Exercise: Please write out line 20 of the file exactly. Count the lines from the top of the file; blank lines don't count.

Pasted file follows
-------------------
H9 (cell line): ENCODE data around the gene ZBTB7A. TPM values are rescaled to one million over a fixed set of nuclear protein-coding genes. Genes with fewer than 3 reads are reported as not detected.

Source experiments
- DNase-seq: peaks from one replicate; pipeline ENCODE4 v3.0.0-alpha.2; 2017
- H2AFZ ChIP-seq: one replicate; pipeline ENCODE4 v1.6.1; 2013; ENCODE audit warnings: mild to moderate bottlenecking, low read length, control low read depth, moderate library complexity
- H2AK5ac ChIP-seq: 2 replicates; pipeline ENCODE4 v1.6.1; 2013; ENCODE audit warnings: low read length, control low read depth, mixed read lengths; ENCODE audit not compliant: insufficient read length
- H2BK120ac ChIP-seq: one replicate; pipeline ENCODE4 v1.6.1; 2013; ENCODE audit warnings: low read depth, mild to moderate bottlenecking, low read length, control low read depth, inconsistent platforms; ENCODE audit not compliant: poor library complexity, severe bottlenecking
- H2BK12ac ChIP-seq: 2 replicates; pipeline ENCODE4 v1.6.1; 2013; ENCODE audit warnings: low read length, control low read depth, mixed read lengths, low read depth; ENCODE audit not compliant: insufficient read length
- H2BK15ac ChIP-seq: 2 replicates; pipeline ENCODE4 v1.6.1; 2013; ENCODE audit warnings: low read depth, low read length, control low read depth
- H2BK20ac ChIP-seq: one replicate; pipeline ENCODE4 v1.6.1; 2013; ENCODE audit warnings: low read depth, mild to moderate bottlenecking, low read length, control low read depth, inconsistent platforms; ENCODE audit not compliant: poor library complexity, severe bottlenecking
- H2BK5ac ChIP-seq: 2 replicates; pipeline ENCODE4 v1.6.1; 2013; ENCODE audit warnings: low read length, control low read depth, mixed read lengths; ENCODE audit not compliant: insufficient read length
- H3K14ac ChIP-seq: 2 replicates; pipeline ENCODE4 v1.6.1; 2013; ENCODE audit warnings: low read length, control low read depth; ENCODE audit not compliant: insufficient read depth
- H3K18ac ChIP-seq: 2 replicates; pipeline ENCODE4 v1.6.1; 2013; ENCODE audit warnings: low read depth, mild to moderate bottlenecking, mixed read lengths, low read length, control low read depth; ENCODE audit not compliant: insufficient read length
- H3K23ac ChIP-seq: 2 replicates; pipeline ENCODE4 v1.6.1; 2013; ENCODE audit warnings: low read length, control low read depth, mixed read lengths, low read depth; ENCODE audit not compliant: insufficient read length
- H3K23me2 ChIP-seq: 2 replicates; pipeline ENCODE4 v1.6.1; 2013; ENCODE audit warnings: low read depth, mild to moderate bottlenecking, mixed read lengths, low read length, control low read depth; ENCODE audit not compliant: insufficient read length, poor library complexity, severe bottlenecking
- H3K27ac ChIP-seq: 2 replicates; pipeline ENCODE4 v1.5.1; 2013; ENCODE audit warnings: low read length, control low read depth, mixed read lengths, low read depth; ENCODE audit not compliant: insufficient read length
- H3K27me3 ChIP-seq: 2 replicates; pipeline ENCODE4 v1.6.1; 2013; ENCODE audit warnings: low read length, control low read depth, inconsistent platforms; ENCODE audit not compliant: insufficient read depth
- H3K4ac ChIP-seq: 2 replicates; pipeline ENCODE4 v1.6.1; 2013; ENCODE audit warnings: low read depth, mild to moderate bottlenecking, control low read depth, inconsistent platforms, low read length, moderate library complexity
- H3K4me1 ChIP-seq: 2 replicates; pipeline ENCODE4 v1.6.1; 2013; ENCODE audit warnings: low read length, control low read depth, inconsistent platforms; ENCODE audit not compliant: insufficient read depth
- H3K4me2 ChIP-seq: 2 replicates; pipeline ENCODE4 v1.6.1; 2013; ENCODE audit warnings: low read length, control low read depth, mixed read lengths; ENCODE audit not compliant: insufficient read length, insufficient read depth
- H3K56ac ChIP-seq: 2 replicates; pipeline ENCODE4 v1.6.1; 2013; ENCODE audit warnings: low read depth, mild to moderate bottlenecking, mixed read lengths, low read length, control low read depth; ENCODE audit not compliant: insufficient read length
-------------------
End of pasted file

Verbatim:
- H3K56ac ChIP-seq: 2 replicates; pipeline ENCODE4 v1.6.1; 2013; ENCODE audit warnings: low read depth, mild to moderate bottlenecking, mixed read lengths, low read length, control low read depth; ENCODE audit not compliant: insufficient read length